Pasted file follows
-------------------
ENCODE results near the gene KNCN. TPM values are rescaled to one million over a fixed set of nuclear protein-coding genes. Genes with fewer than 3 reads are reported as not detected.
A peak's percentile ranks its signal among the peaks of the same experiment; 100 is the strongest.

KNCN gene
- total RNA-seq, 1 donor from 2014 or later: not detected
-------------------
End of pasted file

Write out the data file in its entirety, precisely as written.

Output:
ENCODE results near the gene KNCN. TPM values are rescaled to one million over a fixed set of nuclear protein-coding genes. Genes with fewer than 3 reads are reported as not detected.
A peak's percentile ranks its signal among the peaks of the same experiment; 100 is the strongest.

KNCN gene
- total RNA-seq, 1 donor from 2014 or later: not detected